…can often take form in local heritage centers and museums, which are easily found by visitors and openly advertised in Shetland brochures, tourist websites and local networking. Experiencing these places have often proved impressive, such as our earlier visit to Quendale Mill. Needless to say, our short discovery trip to the second largest Shetland island, Yell, and to Britain’s most northerly inhabited island, Unst.
Shetland Ferry Service–
Obviously, getting from the mainland to these islands require using the inter-island ferry system. The ferries are the responsibility of the Shetland Island Council (SIC), which maintain a fleet of some 12 ferries with services between all inhabited islands. More information can be had at Inter Island Ferry Service.
As for the degree or quality of this service, I asked a vacationing employee on Yell about this. His reply was that the council’s intention was to provide the absolute best ferry service possible to Shetland citizens. At any time on any day, the ferries can be booked. With this I asked, What about 3 am on January 2, for example? His comment was, book a few days beforehand and the ferry will be ready to give service at this time on this day!
After having used the ferries to the northern islands, The Shetland Inter Ferry Service keeps time, has clean and well-maintained ferries and gives smooth boarding with pleasant service from staff.
Unst Heritage Center–
The Unst Heritage Center is an example of local community effort with exploring, maintaining and exhibiting local history, culture and identity. A small building in the village of Haroldswick, the Heritage Center exhibits the crofting culture of Unst as well as glimpses of historical matters and how people and services were the village and Unst.
The attendant, or host for the heritage center, was an exceptional resource of information. She readily supplied answers to visitor questions, but even provided more information or news to similar subjects. We learned of an easier way to see Muckle Flugga lighthouse, that there was to be sheep shearing later that evening and that there was to be a traditional music and slideshow event given at the Public Hall in Uyeasound. The little “extra effort” that most visitors appreciate.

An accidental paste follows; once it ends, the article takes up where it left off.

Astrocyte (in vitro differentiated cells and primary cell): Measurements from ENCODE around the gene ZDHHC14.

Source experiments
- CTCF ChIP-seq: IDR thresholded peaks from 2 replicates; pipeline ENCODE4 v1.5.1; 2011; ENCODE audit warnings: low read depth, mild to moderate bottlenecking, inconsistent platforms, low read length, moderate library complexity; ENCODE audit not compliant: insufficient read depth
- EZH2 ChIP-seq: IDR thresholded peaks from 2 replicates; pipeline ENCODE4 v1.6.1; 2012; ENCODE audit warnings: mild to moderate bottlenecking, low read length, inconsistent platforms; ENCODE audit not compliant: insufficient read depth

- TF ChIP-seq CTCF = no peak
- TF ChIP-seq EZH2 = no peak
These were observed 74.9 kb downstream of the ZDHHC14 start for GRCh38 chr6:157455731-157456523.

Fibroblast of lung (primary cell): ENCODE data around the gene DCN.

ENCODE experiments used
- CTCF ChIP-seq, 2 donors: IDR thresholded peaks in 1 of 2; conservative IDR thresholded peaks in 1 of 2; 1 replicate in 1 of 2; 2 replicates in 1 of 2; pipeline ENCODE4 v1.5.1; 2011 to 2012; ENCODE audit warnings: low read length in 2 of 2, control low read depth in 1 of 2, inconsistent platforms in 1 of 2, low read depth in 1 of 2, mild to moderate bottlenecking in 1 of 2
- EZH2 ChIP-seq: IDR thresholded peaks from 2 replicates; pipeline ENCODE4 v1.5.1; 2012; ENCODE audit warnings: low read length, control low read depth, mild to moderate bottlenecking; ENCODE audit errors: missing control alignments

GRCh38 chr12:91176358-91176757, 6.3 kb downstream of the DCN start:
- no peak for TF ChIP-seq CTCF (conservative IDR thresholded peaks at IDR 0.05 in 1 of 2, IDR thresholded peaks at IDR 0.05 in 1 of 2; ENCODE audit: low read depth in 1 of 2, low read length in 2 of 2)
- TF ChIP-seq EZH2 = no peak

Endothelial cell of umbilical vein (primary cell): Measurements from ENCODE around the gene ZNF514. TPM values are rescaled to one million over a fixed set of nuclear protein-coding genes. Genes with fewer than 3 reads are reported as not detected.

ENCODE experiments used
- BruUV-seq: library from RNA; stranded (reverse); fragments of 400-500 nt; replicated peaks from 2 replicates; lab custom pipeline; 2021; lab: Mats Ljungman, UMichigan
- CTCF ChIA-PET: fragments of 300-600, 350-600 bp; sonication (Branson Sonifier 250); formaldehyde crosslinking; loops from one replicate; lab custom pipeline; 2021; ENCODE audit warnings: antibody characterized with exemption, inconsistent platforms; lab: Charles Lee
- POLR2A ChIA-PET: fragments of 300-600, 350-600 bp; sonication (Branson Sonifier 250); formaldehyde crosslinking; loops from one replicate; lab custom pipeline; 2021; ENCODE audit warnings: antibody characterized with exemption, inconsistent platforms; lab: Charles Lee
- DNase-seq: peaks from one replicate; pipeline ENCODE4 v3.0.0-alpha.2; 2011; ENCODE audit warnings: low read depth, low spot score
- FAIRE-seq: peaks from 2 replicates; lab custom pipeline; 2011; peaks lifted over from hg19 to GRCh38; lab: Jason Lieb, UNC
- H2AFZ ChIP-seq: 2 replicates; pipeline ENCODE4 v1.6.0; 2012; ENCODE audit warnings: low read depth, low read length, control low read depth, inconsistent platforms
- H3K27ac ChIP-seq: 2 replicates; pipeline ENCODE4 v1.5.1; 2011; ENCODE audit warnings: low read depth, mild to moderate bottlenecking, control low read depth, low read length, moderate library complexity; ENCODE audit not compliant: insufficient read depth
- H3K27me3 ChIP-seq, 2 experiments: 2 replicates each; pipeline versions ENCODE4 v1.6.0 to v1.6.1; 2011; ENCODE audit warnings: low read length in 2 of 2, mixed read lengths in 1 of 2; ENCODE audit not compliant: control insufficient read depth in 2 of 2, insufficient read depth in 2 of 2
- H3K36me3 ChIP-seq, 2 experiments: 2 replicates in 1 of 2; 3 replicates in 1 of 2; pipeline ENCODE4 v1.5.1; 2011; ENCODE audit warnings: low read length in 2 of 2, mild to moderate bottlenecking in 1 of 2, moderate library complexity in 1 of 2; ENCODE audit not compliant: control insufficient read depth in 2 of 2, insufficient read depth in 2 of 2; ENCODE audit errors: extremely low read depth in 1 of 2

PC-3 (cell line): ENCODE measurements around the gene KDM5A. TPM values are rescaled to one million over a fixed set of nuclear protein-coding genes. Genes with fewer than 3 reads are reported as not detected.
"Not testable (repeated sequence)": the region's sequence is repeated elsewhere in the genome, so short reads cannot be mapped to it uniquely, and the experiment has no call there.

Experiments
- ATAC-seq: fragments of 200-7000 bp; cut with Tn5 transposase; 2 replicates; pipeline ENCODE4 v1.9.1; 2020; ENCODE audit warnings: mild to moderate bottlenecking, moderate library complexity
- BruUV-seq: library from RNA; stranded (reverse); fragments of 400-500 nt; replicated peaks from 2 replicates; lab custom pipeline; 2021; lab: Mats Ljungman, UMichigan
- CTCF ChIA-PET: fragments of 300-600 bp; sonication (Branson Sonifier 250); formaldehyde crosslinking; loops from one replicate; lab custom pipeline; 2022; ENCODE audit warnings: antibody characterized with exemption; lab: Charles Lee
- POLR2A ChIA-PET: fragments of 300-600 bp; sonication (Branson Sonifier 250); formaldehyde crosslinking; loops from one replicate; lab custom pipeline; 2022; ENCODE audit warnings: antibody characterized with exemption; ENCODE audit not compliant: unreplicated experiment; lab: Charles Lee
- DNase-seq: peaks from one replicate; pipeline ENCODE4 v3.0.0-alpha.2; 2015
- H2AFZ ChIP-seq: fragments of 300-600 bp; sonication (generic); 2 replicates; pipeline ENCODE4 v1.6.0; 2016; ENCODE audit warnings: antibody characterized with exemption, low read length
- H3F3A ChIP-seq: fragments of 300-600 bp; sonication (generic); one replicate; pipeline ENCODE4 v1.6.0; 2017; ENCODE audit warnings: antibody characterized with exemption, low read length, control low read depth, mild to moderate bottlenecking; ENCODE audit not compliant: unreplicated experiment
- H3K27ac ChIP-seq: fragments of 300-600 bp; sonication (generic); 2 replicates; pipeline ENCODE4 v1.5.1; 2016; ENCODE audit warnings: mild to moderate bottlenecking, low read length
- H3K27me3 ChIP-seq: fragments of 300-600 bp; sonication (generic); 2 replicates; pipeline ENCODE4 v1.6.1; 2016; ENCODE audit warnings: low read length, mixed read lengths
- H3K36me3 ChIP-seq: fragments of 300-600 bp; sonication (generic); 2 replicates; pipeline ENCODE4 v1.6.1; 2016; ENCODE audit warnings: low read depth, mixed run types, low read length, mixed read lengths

The exhibition was very thorough in content and ranged from Unst geology to relics from an earlier post office and school environment. I personally was impressed with the details found with a life-like model of a crofthouse interior, where one could almost walk inside and shake the hand of the “lady of the croft” sitting next to her warming fire.
Later, we found a great B&B called Prestegaard in Uyeasound and attended the gathering at the Public Hall, where we listened to a superb group of teenagers playing traditional folk music and watched a slideshow. We were personally served with tea and cakes as a small boy went around and collected donations to a cancer fund project the community was supporting. All volunteer work!
In the morning, we visited the nearby Muness Castle of Unst. What would Scotland, or even Shetland, be without derelict castles. This exceptionally interesting attraction was open to visitors, free and very visitor friendly. Great fun for everyone with an imagination for history!
Burravoe’s “Old Haa”–
The next day, after the ferry ride back to Yell, we drove a side road past “The White Wife” and onwards stopping at “The Old Haa” in Burravoe. Again, like so many other places on Shetland, this was a local community effort and attraction and centered its exhibit on local whaling history and sailing as a compliment to crofting. Interestingly, Shetlanders would sail through the years to Greenland and Antarctica to search for whales in the 19th and early 20th centuries and the exhibition should tools and implements for this work together with whale, seal and otter displays.
Again, as most Shetland heritage places, coffee could be bought and we took our cups outside to the back garden where we sat in the warm sun and let our eyes glance over a greatly appeasing array of flowers along the stone wall.
After having visited several heritage centers or museums, I have been immensely impressed by the details and degree of work that has been invested in these places. After asking, I found that some of the staff are employed on a seasonal basis but that most work is done voluntarily by citizens. The upkeep and maintenance, or even the actual start-up costs for the buildings, are subsidized by the Shetland Council, Shetland Amenity Trust etc. in some way or another. Economically, it seems apparent that Shetland prioritizes needs and wishes for its citizens and show support for local ventures and development. Could this be an example for other places in the world?
I want to congratulate and honor all the volunteers that are involved with and have developed these places. They do amazing work and which tourists and visitors really enjoy but, also, the local community has pleasure in and learns so much of the past with.